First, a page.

By DR. LARRY MOSES
No one asked me but… I am a little weary of politicians painting entitlement programs as welfare. The right wing budget reformers major solution to the overwhelming debt this country has amassed is cutting entitlements.
When they say entitlement, they do so with the distaste they once reserved for the word welfare. Not wanting to be painted as scrooges, they are staying away from attacking widows and orphans. They seem to feel it is safer to attack the paying middle class. They also tend to ignore the billions of dollars being spent on useless wars in the Middle-East.
I commend those who are trying to get spending under control. Most Americans realize that if we don’t get spending under control, this country is going to implode. This may well require cut backs in entitlements; however, one must view entitlements for what they are: entitlements.
Entitlements are not welfare. Entitlement is not a dirty word. The government made a one sided agreement with the American worker that it would take fourteen percent of his earnings up to the first $106,000. For that contribution, the worker would be entitled to a minimal retirement payment. The government then added a medical program as well. The worker had no ability to opt out of these programs. The money was merely taken from the worker’s check each payday.
Those who want to cut these benefits are now trying to convince the American people that Social Security payments and Medicare are the same as welfare. Welfare is when you receive something for nothing. That is not the case with Social Security. Tax credits beyond what you pay in are welfare. Free phones, tax subsidies to big business, food stamps, housing assistance, and things of that nature are not entitlements, they are welfare.
These politicians say that those who most oppose the welfare society are those who are benefitting from that society through Social Security and Medicare. Excuse me, welfare is something you get that you have not invested in.
Now it may be true that Social Security is a burden on the federal budget, but one must remember the worker had no choice in whether or not fourteen percent of his wages went in to this very poor retirement program.
Social Security recipients are living on the contributions of present workers and this is not a sound policy. In fact, if a private retirement system was set in a like manner, it would be considered criminal. But Social Security was designed this way not by the worker but by the government.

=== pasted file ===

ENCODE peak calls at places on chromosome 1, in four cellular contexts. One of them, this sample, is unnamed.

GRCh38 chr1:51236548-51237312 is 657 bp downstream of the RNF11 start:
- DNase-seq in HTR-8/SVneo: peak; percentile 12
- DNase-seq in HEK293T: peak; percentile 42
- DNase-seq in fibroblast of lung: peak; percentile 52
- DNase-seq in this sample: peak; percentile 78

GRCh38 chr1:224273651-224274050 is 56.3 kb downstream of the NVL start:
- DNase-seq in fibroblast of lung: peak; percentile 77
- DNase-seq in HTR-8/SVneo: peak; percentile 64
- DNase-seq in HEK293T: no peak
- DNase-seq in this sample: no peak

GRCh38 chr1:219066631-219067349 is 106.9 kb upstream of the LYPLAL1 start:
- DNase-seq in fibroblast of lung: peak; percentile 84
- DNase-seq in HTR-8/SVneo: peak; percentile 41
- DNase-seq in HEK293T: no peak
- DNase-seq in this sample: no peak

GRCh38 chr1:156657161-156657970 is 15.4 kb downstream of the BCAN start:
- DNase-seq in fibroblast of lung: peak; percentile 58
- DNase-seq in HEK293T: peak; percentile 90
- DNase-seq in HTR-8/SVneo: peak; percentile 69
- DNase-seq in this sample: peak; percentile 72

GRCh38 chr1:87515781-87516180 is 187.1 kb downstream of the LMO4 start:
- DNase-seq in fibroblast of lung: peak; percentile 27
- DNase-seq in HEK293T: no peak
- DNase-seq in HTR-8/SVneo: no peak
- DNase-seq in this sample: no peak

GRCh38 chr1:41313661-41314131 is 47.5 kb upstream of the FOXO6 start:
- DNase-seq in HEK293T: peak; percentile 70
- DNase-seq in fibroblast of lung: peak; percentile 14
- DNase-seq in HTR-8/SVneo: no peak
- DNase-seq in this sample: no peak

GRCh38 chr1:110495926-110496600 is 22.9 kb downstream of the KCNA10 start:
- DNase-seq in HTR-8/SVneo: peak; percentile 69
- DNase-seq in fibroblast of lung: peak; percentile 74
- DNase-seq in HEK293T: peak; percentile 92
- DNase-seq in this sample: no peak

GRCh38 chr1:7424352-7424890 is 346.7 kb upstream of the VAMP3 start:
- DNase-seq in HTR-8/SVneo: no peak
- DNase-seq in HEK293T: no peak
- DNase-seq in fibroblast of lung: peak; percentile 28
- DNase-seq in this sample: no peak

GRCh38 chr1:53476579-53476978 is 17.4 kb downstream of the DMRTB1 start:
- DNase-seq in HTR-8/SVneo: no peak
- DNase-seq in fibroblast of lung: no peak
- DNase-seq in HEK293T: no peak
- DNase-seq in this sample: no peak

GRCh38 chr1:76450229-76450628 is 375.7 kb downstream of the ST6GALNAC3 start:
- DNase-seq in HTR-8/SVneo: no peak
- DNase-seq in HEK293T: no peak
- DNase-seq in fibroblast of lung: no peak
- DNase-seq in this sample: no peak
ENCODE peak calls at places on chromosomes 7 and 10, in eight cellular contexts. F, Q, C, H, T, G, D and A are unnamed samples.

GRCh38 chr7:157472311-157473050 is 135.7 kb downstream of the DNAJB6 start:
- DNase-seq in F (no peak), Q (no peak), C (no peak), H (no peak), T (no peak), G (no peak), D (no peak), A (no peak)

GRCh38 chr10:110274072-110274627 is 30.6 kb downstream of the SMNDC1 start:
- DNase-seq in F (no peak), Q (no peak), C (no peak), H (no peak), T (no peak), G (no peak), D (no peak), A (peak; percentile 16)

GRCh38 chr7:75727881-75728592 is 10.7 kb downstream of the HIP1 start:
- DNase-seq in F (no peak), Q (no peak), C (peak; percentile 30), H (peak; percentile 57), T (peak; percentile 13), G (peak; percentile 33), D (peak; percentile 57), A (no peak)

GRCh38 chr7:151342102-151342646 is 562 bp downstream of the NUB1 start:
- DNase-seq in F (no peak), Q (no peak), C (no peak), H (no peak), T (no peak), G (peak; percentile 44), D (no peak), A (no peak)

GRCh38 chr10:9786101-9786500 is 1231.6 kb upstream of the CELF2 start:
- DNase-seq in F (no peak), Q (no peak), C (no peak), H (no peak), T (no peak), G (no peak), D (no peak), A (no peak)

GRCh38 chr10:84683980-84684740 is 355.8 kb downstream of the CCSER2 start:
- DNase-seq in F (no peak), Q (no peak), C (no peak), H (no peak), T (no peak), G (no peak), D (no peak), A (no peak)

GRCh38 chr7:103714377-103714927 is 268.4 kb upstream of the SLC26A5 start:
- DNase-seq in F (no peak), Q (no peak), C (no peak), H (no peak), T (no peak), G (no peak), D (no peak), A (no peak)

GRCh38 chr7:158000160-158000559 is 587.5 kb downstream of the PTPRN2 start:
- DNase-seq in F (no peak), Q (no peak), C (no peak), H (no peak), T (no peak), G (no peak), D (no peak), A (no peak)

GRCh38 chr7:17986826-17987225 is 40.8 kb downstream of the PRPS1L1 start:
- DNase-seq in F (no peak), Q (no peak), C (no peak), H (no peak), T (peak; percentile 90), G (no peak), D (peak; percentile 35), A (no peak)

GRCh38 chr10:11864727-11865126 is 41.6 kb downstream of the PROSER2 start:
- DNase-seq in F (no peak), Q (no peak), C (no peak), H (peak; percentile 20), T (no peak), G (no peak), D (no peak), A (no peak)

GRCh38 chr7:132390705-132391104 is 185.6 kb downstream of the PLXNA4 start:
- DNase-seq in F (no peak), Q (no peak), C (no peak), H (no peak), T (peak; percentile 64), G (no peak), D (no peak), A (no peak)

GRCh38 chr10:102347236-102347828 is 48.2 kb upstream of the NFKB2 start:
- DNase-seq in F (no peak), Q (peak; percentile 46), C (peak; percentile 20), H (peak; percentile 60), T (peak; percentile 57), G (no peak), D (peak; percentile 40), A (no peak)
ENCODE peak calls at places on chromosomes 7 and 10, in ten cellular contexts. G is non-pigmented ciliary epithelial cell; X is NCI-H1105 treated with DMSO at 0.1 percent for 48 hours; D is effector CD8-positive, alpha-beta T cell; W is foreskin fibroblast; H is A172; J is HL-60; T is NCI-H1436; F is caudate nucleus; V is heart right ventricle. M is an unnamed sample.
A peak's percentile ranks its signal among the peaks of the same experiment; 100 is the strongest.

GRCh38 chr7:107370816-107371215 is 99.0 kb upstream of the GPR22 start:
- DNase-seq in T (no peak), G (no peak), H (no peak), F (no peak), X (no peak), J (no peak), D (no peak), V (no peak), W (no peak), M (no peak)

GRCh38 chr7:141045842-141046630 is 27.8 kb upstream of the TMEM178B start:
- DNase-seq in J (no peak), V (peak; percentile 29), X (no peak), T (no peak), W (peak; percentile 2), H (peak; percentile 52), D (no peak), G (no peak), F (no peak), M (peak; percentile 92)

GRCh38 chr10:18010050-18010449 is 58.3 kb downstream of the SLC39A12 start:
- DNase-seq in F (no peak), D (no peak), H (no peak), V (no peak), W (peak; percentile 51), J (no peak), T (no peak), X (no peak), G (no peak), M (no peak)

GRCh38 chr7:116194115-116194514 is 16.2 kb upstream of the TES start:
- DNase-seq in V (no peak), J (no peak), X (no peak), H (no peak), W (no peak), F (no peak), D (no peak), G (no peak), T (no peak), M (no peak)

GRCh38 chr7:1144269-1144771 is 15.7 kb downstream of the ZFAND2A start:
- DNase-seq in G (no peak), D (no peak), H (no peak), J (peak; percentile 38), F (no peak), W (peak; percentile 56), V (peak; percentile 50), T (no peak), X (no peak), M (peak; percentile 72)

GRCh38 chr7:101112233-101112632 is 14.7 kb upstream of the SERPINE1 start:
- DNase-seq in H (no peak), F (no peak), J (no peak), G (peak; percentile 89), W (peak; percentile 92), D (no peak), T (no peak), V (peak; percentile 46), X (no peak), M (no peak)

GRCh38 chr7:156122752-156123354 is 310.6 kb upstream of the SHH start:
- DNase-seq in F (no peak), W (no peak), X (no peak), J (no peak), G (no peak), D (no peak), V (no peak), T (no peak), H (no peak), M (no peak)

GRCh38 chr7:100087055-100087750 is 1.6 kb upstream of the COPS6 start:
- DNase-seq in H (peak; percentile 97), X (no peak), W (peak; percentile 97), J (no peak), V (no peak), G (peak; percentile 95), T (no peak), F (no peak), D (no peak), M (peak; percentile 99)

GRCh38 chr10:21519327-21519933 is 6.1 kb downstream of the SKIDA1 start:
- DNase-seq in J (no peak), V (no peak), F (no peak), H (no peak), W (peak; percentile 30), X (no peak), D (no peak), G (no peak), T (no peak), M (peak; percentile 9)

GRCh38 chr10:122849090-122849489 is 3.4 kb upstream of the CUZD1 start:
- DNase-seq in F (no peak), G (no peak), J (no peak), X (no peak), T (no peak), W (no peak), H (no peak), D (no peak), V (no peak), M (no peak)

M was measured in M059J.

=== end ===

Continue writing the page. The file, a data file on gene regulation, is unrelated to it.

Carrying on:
The government has been using Social Security funds as a general slush fund for years. The result is the government has used your retirement fund as a tax. Now when it is time to pay dividends on the funds confiscated by the government payment, the politicians want to categorize it as a handout. How ridiculous is that?
If those who are attacking Social Security want to say the country can no longer afford the program, I would agree with them. If they wish to discontinue Social Security for those now entering the work force, I have no objection. The government could discontinue the taking of fourteen percent of the workers paycheck allowing the worker to have a fourteen percent increase in salary. The government could then say to the employee that you are on your own for a retirement program.
None of that, however, negates the government’s commitment to those whose money they have taken for years. Those people are entitled to the payment to which the government has committed itself.
This is a lesson Americans should learn. Never make an agreement with a government agency. Never enter into a contract with any entity that can change that contract unilaterally.
If you want to understand the risk of making an agreement with the American government, talk to a Native American. “As long as the grass grows and the water flows” meant nothing to the United States government and neither does their commitment to Social Security.
No one asked me but… I just read an article about Carl Postma, a 1993 Moapa Valley High School graduate. Carl is the heavy weight champion of the Tuff-N-Uff division of amateur mixed martial arts.
Why does this not surprise me? Carl was one of the toughest guys to graduate from Moapa Valley High School. Carl, taunted by one of the Boulder City Eagles after a basketball game, punched the Eagle in the beak. When the Boulder City assistant principal complained, all I could tell him was: ‘Keep your Eagle away from Carl’.
Carl was, if I remember right, the middle linebacker on what may have been the finest defensive team that ever represented the school. Offensively he was the fullback.
Carl is presently an owner of Arcon flooring in Las Vegas. To him, turning pro in MMA is all about having fun. With construction slow in Vegas a little extra cash would not be bad either.
As you get older you lose track of your students, but it is fun when one pops up on the scene. Seeing Carl’s picture and reading the article in the sports page sent me scurrying to contact a friend of mine who I never see enough but always enjoy talking to: Bill Lamping.
I called Bill because his son Jeff ran with Carl. Jeff, who was pretty tough in his own right, is now teaching school in Boise, Idaho.
The quarterback on that team was Toby Reid who now works for Carl.
Kelby Robison was a lineman who now teaches at Moapa Valley High School.
They were all part of a defensive unit that never gave up a running touchdown all season.
Carl was the standout player on the team. He went on to play defensive end at University of Nevada, Reno before a knee injury ended his career.
In the Marine Corps, we had one standard by which to measure a man: would you want that man in your fighting hole when bullets began to fly? I would want all of these guys in my fighting hole, and we would put Carl out front.